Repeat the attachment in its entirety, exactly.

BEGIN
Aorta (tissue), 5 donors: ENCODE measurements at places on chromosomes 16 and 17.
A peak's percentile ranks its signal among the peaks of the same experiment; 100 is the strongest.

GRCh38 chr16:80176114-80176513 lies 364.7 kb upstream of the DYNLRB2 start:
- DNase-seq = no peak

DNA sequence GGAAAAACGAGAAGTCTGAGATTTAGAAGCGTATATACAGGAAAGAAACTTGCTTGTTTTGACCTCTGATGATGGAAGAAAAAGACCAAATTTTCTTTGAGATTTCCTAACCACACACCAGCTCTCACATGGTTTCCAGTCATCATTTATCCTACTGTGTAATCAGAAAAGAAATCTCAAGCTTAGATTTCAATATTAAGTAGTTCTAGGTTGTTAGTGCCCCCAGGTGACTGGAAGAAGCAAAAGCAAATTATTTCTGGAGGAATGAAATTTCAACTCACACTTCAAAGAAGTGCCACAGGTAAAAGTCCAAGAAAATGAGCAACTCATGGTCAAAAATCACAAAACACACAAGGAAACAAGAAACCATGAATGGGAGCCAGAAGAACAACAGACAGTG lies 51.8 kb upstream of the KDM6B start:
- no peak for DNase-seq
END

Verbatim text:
Aorta (tissue), 5 donors: ENCODE measurements at places on chromosomes 16 and 17.
A peak's percentile ranks its signal among the peaks of the same experiment; 100 is the strongest.

GRCh38 chr16:80176114-80176513 lies 364.7 kb upstream of the DYNLRB2 start:
- DNase-seq = no peak

DNA sequence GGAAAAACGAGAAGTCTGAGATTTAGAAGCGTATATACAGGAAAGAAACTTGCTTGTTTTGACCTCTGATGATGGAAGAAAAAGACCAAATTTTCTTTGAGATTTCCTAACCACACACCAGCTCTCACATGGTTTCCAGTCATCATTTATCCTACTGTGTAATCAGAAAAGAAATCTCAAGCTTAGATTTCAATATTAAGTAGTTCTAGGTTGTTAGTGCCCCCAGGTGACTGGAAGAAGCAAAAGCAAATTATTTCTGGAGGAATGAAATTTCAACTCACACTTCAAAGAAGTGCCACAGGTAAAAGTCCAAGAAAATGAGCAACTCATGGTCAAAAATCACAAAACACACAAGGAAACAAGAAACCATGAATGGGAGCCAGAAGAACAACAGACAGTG lies 51.8 kb upstream of the KDM6B start:
- no peak for DNase-seq